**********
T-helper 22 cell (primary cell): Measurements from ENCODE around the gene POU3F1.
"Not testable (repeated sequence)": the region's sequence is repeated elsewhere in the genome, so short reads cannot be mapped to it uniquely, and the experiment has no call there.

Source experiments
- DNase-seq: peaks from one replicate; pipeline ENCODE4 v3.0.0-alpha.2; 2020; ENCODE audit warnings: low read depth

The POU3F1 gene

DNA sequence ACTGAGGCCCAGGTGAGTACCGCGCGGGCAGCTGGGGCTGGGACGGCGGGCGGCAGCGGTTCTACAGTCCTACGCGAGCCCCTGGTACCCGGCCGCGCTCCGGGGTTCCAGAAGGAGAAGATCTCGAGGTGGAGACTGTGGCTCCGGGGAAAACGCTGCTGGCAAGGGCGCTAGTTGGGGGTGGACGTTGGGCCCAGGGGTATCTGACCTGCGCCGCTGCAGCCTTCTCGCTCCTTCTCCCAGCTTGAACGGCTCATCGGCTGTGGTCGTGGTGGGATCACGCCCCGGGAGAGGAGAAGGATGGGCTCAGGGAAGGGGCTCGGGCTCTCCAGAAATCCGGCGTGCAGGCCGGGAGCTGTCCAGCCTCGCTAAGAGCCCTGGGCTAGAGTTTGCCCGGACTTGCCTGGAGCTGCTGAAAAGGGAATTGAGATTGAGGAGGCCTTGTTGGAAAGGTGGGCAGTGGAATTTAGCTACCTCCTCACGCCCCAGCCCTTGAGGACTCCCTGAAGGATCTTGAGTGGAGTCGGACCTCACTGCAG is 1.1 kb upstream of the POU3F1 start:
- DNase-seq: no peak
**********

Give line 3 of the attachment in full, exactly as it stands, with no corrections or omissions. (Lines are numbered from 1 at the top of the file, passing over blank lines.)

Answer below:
Source experiments